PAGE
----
In real estate, timing is everything. Judging when it’s the best time to sell or buy depends on a multitude of markets indicators.
In Sydney, where the housing market has the highest growth in the country the pace appears to be slowing.
But how can you tell? These are the six indicators of a slowing housing market.
There is currently about three months worth of Sydney housing supply on the market.
The Reserve Bank of Australia said last year that clearance rates were highly correlated to house prices.
Sydney recorded its lowest clearance rate of the year at 80 per cent on the weekend, according to Domain’s latest auction data, which is the first sign of a slowing market.
“Over the last six weeks we have seen five drops and the trend is clearly down,” Domain’s senior economist Andrew Wilson said.
“Not only is the clearance rate falling, it’s starting to converge with the rates we had the same time last year. If we see the trend continue we may see the clearance rate fall below where they were a year ago and that would be a very interesting reflection of where we are in the market,” Mr Wilson said.
Another key indicator, but far less empirically reliable, is the gap between the price a house successfully sold at auction and its reserve.
There is no measure for that except anecdotal evidence but once the percentage difference comes back down then the confidence of vendors starts to fade.
Listings and speed of sale
Vendors confidence forms another key indicator of a slowing market. Generally, that is judged by the volume of listings. The number of old and new listings in Sydney is down 12.8 per cent from this time last year, according to CoreLogic RP Data Property Market Indicator.
However, new listings alone or those which have not been advertised for sale over the past six months climbed to 7690 this week – up more than 25 per cent on the same time this year.
CoreLogic RP Data’s Cameron Kusher said these figures showed stock coming to market was being sold quickly so there was a lower amount in overall listings. And because older stock is being sold so quickly it is encouraging more vendors to bring a greater number of new listings to the market.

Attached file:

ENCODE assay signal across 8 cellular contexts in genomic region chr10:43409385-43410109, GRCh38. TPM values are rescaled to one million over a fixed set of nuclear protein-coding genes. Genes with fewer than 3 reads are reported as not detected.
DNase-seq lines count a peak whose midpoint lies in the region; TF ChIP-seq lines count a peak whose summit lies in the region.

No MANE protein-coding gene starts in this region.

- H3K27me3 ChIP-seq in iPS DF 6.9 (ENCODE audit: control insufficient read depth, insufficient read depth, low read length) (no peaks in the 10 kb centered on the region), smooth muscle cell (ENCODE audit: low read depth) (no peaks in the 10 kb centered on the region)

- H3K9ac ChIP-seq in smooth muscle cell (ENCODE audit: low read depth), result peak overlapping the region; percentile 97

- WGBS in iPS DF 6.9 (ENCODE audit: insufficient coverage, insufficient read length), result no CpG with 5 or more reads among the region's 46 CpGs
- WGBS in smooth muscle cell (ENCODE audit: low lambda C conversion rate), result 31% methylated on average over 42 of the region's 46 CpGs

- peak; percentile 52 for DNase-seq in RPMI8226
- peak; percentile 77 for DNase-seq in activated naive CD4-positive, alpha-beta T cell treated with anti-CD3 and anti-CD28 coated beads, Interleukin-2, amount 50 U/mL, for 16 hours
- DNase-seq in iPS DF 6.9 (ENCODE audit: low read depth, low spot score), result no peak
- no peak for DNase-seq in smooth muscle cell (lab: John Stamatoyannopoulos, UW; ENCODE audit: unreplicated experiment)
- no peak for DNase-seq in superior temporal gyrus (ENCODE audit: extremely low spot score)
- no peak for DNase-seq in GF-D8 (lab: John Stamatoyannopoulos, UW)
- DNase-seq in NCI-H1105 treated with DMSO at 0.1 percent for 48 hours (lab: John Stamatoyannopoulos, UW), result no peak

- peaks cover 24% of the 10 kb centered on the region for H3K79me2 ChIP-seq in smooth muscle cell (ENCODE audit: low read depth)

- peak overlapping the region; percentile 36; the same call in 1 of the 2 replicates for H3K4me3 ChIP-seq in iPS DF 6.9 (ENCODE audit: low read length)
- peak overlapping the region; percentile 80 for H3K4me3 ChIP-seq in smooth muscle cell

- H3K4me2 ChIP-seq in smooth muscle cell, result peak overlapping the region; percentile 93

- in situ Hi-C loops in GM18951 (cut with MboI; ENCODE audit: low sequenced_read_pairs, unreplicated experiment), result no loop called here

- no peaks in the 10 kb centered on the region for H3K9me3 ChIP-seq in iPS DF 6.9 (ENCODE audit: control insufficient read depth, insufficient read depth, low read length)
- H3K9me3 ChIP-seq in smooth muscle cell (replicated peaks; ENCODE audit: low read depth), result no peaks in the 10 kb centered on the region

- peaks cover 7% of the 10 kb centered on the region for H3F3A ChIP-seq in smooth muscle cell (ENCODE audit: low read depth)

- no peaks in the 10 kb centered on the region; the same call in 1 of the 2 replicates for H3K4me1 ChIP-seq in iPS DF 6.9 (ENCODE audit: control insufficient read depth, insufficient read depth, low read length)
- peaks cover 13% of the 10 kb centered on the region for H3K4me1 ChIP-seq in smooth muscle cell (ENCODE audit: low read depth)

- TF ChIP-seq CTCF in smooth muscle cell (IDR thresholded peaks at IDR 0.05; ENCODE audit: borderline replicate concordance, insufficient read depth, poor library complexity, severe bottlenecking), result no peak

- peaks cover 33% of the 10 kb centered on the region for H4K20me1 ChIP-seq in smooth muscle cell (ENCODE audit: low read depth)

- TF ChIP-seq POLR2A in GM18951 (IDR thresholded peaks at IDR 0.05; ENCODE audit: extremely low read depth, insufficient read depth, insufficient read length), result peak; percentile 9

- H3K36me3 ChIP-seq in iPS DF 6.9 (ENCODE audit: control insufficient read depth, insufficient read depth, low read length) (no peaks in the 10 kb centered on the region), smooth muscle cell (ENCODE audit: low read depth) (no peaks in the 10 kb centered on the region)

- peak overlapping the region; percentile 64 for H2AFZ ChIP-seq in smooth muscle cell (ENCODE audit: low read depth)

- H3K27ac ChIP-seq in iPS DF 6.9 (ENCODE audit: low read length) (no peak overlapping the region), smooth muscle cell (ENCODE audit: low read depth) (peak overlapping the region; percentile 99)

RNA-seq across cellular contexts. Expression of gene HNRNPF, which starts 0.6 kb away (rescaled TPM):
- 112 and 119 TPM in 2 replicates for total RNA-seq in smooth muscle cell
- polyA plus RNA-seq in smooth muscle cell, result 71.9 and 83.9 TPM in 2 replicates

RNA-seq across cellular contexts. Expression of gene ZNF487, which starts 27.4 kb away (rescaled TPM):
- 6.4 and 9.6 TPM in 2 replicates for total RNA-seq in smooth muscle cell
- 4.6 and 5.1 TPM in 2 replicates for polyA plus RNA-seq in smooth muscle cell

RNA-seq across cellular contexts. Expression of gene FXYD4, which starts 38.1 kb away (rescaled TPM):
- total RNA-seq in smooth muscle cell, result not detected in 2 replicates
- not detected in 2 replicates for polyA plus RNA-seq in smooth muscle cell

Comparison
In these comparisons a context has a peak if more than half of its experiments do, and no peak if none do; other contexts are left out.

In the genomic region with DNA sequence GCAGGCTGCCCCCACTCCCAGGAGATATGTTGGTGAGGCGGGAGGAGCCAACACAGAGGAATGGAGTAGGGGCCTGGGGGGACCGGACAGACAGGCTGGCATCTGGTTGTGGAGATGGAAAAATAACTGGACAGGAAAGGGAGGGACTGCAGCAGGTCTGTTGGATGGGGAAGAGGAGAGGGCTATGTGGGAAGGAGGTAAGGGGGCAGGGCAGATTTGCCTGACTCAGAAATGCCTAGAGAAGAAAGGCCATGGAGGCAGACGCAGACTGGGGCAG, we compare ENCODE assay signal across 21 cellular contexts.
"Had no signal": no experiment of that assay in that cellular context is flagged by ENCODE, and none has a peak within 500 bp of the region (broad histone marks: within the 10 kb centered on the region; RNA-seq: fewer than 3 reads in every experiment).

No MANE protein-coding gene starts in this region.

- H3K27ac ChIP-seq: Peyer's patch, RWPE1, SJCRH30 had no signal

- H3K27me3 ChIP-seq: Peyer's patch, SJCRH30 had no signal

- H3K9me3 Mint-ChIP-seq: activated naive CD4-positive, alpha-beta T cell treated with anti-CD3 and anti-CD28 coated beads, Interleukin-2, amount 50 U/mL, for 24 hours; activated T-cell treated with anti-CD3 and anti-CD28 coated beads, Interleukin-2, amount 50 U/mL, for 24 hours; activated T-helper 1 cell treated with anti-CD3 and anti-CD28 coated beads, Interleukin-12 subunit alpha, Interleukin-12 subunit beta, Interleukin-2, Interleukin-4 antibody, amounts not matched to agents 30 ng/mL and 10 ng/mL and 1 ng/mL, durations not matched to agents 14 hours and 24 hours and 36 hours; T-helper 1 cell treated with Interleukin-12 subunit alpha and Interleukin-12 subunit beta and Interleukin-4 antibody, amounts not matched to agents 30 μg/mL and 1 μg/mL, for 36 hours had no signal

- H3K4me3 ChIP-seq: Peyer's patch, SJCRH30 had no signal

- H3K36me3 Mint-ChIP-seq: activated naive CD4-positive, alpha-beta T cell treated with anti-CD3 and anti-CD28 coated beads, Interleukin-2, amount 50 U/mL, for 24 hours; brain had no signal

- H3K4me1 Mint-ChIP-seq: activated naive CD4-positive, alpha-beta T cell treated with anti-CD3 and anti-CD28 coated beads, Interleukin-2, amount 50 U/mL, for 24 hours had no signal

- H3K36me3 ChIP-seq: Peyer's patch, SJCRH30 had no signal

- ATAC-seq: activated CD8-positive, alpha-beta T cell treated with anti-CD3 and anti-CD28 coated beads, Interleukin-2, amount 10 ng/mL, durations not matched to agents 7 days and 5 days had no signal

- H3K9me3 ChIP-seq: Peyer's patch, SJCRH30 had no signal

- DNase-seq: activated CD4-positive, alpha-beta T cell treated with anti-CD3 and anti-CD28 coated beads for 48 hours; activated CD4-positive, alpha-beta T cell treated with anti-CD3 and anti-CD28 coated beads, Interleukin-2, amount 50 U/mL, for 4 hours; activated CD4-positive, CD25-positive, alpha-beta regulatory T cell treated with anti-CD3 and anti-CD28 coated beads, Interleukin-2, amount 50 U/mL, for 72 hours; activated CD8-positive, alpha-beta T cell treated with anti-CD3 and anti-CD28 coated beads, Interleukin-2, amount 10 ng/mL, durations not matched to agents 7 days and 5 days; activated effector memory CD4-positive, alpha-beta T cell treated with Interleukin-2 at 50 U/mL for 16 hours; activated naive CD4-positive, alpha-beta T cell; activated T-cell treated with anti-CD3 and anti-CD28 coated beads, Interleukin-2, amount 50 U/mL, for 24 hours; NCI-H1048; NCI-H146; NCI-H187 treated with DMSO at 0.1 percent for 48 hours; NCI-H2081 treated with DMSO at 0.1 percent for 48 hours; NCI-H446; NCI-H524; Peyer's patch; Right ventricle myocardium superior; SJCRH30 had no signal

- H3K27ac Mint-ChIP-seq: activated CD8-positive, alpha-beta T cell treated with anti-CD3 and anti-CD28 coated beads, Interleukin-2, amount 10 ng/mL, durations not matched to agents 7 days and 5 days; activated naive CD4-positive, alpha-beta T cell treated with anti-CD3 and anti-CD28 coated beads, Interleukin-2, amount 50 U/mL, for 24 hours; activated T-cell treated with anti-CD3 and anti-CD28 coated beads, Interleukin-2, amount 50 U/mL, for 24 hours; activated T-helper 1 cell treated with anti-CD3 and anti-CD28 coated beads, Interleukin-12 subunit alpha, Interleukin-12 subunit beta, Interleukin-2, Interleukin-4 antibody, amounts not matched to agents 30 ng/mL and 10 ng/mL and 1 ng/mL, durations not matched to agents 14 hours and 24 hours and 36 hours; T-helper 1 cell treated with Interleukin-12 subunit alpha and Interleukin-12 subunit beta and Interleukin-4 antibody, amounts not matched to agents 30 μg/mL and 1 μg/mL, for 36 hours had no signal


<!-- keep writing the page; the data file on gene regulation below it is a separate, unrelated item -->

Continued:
“You would usually see listings ease at this time of year but we haven’t,” Mr Kusher said.
“There is so much urgency in the market. People want to buy properties and even at this slower time of year people are bringing their properties to market.”
He said that because houses were being sold after a record low time on market there was now only about three months supply in Sydney.
While the level of supply and the speed at which they are sold are clearly major components in price determination, the types of demand such as investors, non investors or first home buyers are just as crucial.
Type of buyer
In Monday’s official housing lending figures, investors showed themselves to be the key borrowers for homes purchases. They accounted for 62 per cent of the market, up from 57 per cent a year ago. While those figures come from the Australian Bureau of Statistics there are other statistics that show different trend.
Australia’s biggest wholesale mortgage broker AFG reports a large decline in investor property loans over the month of May giving the clearest signal yet that Sydney’s housing market is starting to cool.
The mortgage broker said investment loans accounted for 36.9 per cent of the national pool of mortgages down from a peak of 43.1 per cent in April.
Investors have a deeper pool of funds to rely on when they bid for homes compared with non-investors. Their demand can often fuel how high prices go and when they start to exit the market the prices can soften.
The cost of money is also a clear driver of both demand and price. While some pundits have predicted interest rates will stay low for another 18 months or even hit zero in Australia, others feel the cost of borrowing is heading the other way and will start to dampen house prices.
Charter Keck Cramer’s strategic research principal Toby Adams says rates will soon start to affect the market.
“Interest rates have been at record lows and have stimulated a lot of investment. Although I don’t want to speculate on interest rates I would expect a ratcheting up of a few basis points which will take some of the heat out of the market.”
The last indicator – and certainly not the least important – is employment. Jobs give people the ability to afford loans to buy homes.
NSW had the largest increase in employment, in seasonally adjusted terms, in June with an extra 11,300 people employed.
However, the official unemployment rate for NSW has been jumping up and down for the past two years. The rate ticked up to 5.8 per cent in June from 5.7 per cent in May as more people looked for work.
As Sydney’s house prices have jumped in the past two years, unemployment has increased as well from 5.2 per cent in 2012 and 5.4 per cent in 2013.
Source ( http://www.afr.com/)